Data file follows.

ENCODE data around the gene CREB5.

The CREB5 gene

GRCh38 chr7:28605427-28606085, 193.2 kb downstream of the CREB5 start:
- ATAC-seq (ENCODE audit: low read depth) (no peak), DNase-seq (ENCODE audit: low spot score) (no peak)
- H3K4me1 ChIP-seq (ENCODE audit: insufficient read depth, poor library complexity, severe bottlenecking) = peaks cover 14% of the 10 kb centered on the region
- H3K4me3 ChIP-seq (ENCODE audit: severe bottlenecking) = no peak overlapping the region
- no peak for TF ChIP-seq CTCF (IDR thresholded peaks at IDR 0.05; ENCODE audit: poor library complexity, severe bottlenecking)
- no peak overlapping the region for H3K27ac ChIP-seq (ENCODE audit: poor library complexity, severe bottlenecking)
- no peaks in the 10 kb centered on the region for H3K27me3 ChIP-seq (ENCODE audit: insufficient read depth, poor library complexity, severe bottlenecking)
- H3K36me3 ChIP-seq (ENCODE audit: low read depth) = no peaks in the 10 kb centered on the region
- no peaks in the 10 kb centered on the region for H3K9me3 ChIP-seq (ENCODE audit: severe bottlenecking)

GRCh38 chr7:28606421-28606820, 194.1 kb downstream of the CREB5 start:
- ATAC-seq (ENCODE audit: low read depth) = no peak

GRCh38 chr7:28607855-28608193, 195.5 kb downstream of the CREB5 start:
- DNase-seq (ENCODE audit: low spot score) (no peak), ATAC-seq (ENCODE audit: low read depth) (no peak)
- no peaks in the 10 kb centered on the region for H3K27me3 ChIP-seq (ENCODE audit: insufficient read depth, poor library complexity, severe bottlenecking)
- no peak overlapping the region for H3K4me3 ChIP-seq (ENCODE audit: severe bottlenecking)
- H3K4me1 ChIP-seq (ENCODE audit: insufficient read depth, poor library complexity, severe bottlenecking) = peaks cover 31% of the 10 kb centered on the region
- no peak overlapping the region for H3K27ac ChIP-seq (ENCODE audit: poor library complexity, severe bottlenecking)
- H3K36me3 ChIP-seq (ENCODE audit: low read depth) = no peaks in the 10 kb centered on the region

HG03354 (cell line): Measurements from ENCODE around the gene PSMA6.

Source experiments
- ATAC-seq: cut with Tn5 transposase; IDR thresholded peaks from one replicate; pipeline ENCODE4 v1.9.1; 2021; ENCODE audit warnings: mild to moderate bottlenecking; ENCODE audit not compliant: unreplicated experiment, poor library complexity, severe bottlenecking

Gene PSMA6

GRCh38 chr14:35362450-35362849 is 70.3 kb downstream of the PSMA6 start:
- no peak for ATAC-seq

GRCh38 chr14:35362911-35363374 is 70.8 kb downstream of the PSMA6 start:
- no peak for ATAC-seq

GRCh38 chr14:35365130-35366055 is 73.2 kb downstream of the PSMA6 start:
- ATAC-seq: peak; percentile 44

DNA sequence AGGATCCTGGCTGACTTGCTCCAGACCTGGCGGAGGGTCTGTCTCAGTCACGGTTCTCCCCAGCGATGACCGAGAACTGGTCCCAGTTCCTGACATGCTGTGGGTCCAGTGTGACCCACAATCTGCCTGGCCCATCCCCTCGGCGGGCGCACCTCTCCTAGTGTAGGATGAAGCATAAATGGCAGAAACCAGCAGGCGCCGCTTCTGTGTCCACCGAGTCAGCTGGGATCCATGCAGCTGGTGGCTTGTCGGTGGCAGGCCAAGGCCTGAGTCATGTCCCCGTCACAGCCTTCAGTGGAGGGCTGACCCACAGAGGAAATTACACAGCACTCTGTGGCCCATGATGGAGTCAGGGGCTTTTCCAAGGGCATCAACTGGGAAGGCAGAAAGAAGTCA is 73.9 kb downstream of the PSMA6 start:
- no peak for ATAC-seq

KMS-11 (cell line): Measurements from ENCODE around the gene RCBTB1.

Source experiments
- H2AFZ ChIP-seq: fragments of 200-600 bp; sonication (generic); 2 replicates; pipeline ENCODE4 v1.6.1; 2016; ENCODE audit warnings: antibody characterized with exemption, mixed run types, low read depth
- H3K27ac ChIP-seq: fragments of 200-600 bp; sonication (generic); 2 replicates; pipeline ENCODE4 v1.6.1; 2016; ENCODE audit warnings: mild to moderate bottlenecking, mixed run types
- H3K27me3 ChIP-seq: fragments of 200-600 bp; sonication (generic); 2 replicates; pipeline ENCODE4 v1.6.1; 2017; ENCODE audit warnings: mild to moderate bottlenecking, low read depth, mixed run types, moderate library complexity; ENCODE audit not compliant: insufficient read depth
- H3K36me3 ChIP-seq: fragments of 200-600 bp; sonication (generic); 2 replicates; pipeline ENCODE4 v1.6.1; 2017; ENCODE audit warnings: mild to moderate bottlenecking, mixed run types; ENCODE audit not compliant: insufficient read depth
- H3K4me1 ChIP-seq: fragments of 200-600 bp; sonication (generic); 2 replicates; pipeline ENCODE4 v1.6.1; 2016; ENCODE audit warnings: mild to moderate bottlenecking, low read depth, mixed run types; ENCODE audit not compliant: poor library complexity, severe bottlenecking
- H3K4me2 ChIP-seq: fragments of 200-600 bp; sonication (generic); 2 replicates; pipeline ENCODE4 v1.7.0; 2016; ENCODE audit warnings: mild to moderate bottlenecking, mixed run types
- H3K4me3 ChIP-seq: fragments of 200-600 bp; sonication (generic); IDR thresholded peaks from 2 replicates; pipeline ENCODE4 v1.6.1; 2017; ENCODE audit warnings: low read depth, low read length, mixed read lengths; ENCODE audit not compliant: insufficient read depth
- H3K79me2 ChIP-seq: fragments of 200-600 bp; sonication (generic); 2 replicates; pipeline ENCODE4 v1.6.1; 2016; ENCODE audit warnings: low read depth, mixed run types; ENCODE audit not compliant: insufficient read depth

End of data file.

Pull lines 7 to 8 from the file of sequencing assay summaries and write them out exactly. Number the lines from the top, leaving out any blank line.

- no peak for TF ChIP-seq CTCF (IDR thresholded peaks at IDR 0.05; ENCODE audit: poor library complexity, severe bottlenecking)
- no peak overlapping the region for H3K27ac ChIP-seq (ENCODE audit: poor library complexity, severe bottlenecking)